This is a continuation from a series that began last week with catchers.
From 1988-2002, sixty-eight shortstops were drafted in the first round (and supplemental first round) of the June Amateur Draft. Twenty-two of these players would never play in the Major Leagues, a group that includes a whopping 19 high school picks, two college players, and one Puerto Rico draftee. Twenty-three other players were Major League busts, with less than 2 career WAR to their name. This group includes 14 more high school picks, eight college guys, and another player taken out of Puerto Rico.
This leaves 23 shortstops, about 34%, that made some good on their bonus money at the Major League level. However, just eight players (11.8%) were good enough to produce more than 12 WAR in the big leagues (Note: I think this number will rise by at least two before Kelly Johnson and B.J. Upton finish their careers). Here are all 23 players:
Name WAR From Alex Rodriguez 105.2 HS Chipper Jones 83.2 HS Derek Jeter 69.5 HS Nomar Garciaparra 43.1 U Chuck Knoblauch 42.7 U Brian Roberts 27.5 U Royce Clayton 20.4 HS Adam Kennedy 18.4 U Felipe Lopez 12.5 HS Preston Wilson 12.3 HS Michael Tucker 11.7 U B.J. Upton 10.8 HS Mike Cuddyer 10.6 HS Kelly Johnson 9.8 HS Adam Everett 9.7 U Khalil Greene 9.1 U Pokey Reese 7.3 HS Bobby Crosby 6.6 U Willie Greene 5.0 HS Brent Gates 4.5 U Kevin Orie 3.6 U Russ Johnson 3.3 U Benji Gil 2.5 HS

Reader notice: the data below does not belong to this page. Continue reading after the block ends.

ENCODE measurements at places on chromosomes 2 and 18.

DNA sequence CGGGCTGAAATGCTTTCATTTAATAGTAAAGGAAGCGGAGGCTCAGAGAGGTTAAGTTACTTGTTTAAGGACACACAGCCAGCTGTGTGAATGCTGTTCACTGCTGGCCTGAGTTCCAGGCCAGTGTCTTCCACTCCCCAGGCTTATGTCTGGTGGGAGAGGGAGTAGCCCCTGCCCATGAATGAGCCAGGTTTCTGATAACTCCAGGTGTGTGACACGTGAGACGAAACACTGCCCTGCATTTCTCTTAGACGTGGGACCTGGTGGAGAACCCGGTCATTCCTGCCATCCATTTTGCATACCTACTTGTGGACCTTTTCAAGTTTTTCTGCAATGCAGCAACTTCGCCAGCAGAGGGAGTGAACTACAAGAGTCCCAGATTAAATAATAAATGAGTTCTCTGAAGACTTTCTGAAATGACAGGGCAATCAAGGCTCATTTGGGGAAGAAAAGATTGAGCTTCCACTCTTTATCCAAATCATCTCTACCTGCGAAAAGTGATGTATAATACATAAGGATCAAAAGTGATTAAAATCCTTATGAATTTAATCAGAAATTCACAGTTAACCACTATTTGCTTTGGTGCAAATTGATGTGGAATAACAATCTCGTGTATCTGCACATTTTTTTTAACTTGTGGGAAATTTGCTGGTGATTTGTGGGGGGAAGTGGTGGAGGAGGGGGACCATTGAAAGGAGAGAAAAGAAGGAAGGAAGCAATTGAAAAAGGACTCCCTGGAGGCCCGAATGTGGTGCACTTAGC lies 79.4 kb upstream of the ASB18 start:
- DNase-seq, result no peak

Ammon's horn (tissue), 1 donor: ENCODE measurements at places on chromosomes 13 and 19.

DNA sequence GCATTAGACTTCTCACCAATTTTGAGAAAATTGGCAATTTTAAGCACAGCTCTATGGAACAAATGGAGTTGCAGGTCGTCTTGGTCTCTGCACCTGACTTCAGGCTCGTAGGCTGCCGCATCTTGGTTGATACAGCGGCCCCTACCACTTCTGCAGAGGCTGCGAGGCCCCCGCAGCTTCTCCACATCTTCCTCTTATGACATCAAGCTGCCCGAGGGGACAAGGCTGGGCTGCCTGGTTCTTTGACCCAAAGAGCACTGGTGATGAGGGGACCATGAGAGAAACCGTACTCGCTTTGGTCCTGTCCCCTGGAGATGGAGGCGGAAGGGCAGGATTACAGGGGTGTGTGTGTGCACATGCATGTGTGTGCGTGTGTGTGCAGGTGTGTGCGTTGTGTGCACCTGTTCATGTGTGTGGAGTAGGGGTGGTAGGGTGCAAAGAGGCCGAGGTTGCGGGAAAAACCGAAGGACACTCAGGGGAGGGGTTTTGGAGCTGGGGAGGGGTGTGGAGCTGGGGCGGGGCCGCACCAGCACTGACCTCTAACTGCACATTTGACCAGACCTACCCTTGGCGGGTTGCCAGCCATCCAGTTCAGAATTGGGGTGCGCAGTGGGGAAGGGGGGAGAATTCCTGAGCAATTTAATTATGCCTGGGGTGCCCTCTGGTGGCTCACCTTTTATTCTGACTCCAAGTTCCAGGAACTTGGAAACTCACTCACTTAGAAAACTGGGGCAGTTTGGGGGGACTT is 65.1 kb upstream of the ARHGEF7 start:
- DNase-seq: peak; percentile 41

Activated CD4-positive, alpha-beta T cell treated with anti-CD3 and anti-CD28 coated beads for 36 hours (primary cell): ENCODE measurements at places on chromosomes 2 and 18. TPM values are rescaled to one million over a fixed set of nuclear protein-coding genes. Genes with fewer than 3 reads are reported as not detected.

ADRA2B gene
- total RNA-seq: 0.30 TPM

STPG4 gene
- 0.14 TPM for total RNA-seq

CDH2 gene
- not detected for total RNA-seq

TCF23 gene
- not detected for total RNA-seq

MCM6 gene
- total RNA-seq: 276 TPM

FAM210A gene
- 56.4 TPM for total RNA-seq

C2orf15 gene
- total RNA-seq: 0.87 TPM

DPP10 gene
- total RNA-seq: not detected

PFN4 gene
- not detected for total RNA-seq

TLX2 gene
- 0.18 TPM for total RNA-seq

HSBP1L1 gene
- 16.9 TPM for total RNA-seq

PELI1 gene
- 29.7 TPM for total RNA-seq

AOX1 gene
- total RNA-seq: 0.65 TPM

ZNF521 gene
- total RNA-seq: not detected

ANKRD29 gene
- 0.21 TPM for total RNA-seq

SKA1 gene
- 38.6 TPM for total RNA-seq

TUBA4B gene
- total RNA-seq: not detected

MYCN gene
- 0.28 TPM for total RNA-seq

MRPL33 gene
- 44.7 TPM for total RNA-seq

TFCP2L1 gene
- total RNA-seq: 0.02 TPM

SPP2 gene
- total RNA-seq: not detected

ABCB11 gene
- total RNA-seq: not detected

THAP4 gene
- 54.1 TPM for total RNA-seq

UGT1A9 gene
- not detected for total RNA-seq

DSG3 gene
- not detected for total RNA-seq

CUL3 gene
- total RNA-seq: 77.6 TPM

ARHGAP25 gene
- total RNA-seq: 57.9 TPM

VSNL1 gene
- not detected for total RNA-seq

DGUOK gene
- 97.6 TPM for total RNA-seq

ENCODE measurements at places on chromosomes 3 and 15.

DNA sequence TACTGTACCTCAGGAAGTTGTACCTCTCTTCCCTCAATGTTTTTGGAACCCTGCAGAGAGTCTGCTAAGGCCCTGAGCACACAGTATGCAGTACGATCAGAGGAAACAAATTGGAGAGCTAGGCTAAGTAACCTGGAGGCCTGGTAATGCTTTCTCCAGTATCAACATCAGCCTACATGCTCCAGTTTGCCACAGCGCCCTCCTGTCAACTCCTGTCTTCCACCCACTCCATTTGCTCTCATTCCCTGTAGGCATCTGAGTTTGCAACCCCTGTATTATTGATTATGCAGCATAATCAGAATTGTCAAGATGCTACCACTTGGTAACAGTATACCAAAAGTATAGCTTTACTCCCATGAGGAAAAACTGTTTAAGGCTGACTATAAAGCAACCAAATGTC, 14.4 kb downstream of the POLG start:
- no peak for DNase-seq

To recap a little bit, this means that the 68 shortstops drafted over 15 years were distributed like this: 45 high school players, 21 college players and two Puerto Ricans. While the latter two didn’t work out, the college shortstops had a 52% success rate (if we define success as eventually producing 2 WAR, which is a dubious distinction at best), while high school players “succeeded” at just a 25% level. But, if you want to know why scouting directors continue to fall for the toolsy prep shortstop, take a look at that leaderboard again: Alex Rodriguez, Chipper Jones and Derek Jeter have passed a combined 250 Wins Above Replacement, handily outpacing the other 65 players combined.